I grew up in North Reading, MA. We lived on the east side of town, basically on the Lynnfield line, and always within walking distance of the Ipswich River. I think we started fishing as soon as we were old enough to dig for worms. I remember when I was perhaps 9 or 10, we made our own fishing poles and hiked through the woods behind our house, through what is now Keenen Conservation Land, all the way to the Ipswich as it runs along Elm Street/Route 62.
Free to wander on our own
Amazingly enough, we were allowed to wander through those woods alone, with no adult. I was 10 at most, my sister was 9 and my brother was 8. My mother had taken us through those woods to the river many times, so she was certain we wouldn’t get lost. What a different world it was in the 60s. Thankfully, we never caught any fish on those journeys. It’d be a long walk home through the woods, over railroad beds, and past fields of milkweed, carrying a couple smelly perch on a string. Not something any of us would have wanted to do anyway.
Somewhere I have a picture of us heading out on one of those adventures; me, my sister, Lorraine, my brother, Mo, and two of our friends from up the road, Susan and David. That morning, we each picked out our tree branch, cleared it of random twigs, tied a string with a cork and hook to the end, and stomped our way through the woods armed for a day of fishing. We were no doubt carrying a container of freshly dug nightcrawlers, and a tub of fish roe, oh, and a lot of hope. Since it was usually a full day for us, we’d also bring lunch. With sandwich bread doubling as bait, once we ran out of worms. But it was no doubt a beautiful day, the woods were cool and damp, and we were on our own to wander.
Fishing at dawn – A brother/sister adventure
A few years later, my brother Mo got into making custom fishing rods. He wrapped them in amazing designs with different colored threads. We also started using real rods to fish, and got up at the crack of dawn to catch bass if we could. We mostly caught yellow perch, bluegill, and green sunfish. But one morning, my brother and I got up around 4 am. We walked the mile or so in the dim light of predawn to a friend’s house. Once there we crept silently through their yard and through the hedge at the back to a small dirt path. It led to a deeper section of the Ipswich that you couldn’t get to from the road.
We wandered along the side of the river, whispering so we didn’t scare the fish. The sun was just starting to come up and the bugs were starting to skitter into the water. We heard frogs, and an occasional turtle plop into the marshy shallows. It was going to be a hot day, but for that moment it was still cool and very quiet. My brother was a bit ahead of me and I was just looking around when my left foot caught a bit of wet grass and I slipped into the river. Thankfully, it was shallow at that point, only one leg went in. But I’d dropped the tackle box onto the ground, and all its contents dumped onto the grass. My rod landed in at the edge of the river, caught up in the reeds and muck. My brother came back and helped me up, putting the floats, flies, and little bags of hooks back into the box.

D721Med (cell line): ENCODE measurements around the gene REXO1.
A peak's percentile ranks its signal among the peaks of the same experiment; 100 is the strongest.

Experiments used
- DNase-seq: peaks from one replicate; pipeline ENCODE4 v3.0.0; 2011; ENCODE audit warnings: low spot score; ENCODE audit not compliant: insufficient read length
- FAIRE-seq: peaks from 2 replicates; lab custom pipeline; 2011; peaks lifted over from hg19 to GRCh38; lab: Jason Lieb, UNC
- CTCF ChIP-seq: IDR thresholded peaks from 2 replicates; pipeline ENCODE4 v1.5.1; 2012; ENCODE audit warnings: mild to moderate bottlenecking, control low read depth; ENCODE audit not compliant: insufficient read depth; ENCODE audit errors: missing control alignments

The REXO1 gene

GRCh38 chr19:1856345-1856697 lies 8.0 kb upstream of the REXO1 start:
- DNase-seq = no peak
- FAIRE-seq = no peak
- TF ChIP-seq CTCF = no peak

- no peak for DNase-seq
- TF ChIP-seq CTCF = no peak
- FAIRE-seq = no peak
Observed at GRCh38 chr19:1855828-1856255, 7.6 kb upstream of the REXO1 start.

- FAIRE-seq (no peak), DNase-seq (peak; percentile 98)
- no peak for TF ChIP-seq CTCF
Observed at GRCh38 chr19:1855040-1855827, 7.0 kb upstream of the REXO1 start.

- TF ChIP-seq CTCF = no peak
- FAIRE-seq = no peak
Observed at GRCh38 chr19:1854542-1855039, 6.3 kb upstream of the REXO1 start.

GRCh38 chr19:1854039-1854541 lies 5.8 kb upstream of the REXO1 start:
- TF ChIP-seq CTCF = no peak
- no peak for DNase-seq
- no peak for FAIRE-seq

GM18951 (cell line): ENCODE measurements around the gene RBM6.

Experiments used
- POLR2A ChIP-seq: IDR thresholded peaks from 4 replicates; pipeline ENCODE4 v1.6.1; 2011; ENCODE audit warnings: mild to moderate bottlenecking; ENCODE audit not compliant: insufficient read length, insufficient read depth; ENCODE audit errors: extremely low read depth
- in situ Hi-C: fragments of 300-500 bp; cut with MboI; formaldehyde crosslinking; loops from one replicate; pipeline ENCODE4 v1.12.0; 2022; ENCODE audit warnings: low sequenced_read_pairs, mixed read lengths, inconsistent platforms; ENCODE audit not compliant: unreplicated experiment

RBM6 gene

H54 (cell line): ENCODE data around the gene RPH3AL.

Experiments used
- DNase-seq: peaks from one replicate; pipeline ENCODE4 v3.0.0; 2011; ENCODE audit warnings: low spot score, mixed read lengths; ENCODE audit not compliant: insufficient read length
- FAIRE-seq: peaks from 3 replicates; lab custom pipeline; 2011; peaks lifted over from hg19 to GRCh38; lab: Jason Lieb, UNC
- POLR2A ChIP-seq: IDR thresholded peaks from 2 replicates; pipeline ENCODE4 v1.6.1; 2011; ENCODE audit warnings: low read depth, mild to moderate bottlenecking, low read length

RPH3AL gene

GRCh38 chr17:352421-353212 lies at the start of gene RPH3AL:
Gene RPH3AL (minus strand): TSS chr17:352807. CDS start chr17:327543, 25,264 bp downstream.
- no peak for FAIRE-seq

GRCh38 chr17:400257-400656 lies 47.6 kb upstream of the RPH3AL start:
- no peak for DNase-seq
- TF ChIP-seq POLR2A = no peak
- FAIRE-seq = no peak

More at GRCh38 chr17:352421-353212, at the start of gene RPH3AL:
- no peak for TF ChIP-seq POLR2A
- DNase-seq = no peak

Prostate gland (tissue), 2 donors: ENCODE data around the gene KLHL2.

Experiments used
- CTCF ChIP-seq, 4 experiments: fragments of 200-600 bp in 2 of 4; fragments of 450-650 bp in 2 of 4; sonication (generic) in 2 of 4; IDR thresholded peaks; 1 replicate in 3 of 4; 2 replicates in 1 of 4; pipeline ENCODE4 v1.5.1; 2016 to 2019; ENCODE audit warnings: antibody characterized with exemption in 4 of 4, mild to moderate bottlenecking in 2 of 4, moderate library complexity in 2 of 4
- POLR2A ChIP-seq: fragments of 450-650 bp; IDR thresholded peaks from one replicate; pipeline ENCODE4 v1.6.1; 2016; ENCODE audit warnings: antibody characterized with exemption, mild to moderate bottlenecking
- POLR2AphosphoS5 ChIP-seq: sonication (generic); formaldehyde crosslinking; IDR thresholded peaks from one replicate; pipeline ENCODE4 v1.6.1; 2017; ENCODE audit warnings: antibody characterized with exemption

I reached down to grab my rod and noticed it was caught on something. I pulled and suddenly the line ran out. Boom! I had a fish on the end. When I finally pulled it in, with the help of a net, I’d caught the first bass of the morning! I didn’t catch another fish that day and left that guy swimming on a chain in the river until we were ready to go home. Maybe he was down there warning all his friends?
I don’t think we had many sister/brother fishing trips after that morning. I had hit my teens that Fall and hanging with your brother just wasn’t what you did. Plus he was still in Elementary School and I was in Junior High. Life changes.
Deep-Sea Fishing off Miami Beach
Years later, when both my brothers were living in Miami Beach, FL, Mo was first chair tuba for the New World Symphony, a new orchestra made up of college grads who passed some pretty steep competition to win a spot. On one long weekend visit, we went deep water fishing with a bunch of those musicians, some of whom had never been fishing in their life.
That night the chop was high and several people got sick, but a few of us enjoyed the evening anyway. We caught baby barracuda (at least the guy told us that’s what they were) and dozens of other fish. The next day we had a fish BBQ by the pool at the old art deco hotel where everyone lived. It was a fun weekend escape to stay at their hotel just a few blocks from the beach. That was in the late 80s, way before gentrification stepped in and turned all those places into high-end hotels.
Today I’m remembering those fishing trips as I prepare to make Broiled Haddock with a simple brown butter sauce.
Baked Lemon Haddock with Brown Butter
This recipe is for two people, but you can easily increase to as many as you require)
- 2 skinless haddock filets
- lemon olive oil
- a squirt or two of lemon juice
- salt and pepper to taste
- smoked paprika
- fresh chives
- 2 TB butter
- Preheat oven to 350 degrees
- line a baking sheet with foil lightly coated with cooking spray
- place fish on the sheet and drizzle with olive oil and lemon juice
- season with salt and pepper
- sprinkle lightly with paprika
- scatter chives
- Bake for 15 minutes until fish is flaky
- Drizzle with brown butter sauce and serve.
Instructions for Brown Butter:
- Heat butter over medium-high heat in a small saucepan
- Use a whisk to keep butter moving
- When the butter starts to foam and you see small bits of browned butter rising, remove from heat. Whish for 10 seconds more, then allow to sit for a minute.
- Drizzle over fish.
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